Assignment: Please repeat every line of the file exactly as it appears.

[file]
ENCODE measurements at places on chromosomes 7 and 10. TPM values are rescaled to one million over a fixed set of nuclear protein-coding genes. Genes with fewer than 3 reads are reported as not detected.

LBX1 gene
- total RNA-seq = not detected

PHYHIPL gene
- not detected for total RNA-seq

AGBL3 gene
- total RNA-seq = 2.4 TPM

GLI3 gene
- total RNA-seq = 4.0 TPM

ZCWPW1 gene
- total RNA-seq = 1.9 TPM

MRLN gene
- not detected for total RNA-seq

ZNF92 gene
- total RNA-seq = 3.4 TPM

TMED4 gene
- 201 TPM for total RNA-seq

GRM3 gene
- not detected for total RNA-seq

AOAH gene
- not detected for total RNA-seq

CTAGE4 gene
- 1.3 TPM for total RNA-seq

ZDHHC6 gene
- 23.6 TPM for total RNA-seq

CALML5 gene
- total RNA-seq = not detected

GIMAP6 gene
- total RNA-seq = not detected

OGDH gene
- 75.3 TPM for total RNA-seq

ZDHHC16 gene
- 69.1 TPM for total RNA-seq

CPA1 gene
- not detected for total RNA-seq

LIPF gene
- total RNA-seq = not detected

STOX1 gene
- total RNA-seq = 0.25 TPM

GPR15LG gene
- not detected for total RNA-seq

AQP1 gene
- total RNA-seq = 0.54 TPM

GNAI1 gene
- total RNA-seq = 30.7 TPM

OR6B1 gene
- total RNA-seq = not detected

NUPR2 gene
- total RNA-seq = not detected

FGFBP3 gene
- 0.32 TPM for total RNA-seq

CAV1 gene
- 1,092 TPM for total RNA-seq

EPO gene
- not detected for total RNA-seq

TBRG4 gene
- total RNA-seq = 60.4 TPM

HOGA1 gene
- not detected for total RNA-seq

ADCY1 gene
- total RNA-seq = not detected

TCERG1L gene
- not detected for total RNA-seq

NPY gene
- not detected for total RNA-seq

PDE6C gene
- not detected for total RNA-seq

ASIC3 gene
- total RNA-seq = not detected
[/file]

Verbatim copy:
ENCODE measurements at places on chromosomes 7 and 10. TPM values are rescaled to one million over a fixed set of nuclear protein-coding genes. Genes with fewer than 3 reads are reported as not detected.

LBX1 gene
- total RNA-seq = not detected

PHYHIPL gene
- not detected for total RNA-seq

AGBL3 gene
- total RNA-seq = 2.4 TPM

GLI3 gene
- total RNA-seq = 4.0 TPM

ZCWPW1 gene
- total RNA-seq = 1.9 TPM

MRLN gene
- not detected for total RNA-seq

ZNF92 gene
- total RNA-seq = 3.4 TPM

TMED4 gene
- 201 TPM for total RNA-seq

GRM3 gene
- not detected for total RNA-seq

AOAH gene
- not detected for total RNA-seq

CTAGE4 gene
- 1.3 TPM for total RNA-seq

ZDHHC6 gene
- 23.6 TPM for total RNA-seq

CALML5 gene
- total RNA-seq = not detected

GIMAP6 gene
- total RNA-seq = not detected

OGDH gene
- 75.3 TPM for total RNA-seq

ZDHHC16 gene
- 69.1 TPM for total RNA-seq

CPA1 gene
- not detected for total RNA-seq

LIPF gene
- total RNA-seq = not detected

STOX1 gene
- total RNA-seq = 0.25 TPM

GPR15LG gene
- not detected for total RNA-seq

AQP1 gene
- total RNA-seq = 0.54 TPM

GNAI1 gene
- total RNA-seq = 30.7 TPM

OR6B1 gene
- total RNA-seq = not detected

NUPR2 gene
- total RNA-seq = not detected

FGFBP3 gene
- 0.32 TPM for total RNA-seq

CAV1 gene
- 1,092 TPM for total RNA-seq

EPO gene
- not detected for total RNA-seq

TBRG4 gene
- total RNA-seq = 60.4 TPM

HOGA1 gene
- not detected for total RNA-seq

ADCY1 gene
- total RNA-seq = not detected

TCERG1L gene
- not detected for total RNA-seq

NPY gene
- not detected for total RNA-seq

PDE6C gene
- not detected for total RNA-seq

ASIC3 gene
- total RNA-seq = not detected